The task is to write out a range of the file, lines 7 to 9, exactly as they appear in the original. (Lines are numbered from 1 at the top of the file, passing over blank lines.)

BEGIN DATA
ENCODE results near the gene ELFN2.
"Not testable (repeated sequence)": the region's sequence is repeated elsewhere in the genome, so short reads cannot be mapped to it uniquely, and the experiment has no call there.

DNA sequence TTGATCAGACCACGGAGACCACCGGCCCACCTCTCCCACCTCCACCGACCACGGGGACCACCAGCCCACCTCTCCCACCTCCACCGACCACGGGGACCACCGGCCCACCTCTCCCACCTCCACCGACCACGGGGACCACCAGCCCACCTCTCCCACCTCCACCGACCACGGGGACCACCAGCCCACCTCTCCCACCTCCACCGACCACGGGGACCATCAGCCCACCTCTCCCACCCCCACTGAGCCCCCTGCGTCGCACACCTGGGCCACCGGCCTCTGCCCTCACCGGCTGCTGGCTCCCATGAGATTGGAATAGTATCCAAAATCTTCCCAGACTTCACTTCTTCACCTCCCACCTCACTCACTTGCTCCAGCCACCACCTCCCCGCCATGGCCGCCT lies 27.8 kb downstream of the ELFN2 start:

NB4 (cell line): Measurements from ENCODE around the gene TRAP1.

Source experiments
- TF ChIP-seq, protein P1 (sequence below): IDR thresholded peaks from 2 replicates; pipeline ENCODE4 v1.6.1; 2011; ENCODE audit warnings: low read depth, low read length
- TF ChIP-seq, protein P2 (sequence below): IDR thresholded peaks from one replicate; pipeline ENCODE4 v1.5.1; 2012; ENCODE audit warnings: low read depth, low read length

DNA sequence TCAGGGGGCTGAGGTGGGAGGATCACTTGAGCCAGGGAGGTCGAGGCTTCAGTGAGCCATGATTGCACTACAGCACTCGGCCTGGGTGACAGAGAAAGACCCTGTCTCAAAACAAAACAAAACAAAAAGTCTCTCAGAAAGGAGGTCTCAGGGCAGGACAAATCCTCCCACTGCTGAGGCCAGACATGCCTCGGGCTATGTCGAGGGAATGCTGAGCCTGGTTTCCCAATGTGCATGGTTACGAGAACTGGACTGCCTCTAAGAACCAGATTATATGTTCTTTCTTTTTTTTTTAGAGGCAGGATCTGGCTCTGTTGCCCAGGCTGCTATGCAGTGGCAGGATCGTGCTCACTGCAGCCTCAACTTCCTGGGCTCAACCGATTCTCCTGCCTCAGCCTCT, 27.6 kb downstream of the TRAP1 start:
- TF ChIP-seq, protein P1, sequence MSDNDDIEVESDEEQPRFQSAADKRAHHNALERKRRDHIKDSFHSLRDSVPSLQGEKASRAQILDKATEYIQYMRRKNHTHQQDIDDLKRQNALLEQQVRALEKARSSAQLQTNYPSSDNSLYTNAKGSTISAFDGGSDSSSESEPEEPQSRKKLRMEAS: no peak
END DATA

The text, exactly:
- TF ChIP-seq, protein P2 (sequence below): IDR thresholded peaks from one replicate; pipeline ENCODE4 v1.5.1; 2012; ENCODE audit warnings: low read depth, low read length

DNA sequence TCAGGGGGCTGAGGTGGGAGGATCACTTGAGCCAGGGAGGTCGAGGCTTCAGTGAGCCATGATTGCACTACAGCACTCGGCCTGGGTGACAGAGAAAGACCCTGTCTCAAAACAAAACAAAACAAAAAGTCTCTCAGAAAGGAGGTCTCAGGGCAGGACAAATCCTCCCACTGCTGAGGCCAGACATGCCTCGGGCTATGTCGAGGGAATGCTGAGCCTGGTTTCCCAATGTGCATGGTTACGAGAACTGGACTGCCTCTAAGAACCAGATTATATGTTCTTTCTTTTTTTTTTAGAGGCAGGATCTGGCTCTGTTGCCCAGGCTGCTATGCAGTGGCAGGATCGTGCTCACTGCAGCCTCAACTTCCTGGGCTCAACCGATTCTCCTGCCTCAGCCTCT, 27.6 kb downstream of the TRAP1 start:
- TF ChIP-seq, protein P1, sequence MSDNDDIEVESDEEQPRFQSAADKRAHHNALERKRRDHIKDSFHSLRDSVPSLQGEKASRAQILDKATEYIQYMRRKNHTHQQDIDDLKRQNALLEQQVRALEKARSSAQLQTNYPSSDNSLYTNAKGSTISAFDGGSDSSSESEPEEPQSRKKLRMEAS: no peak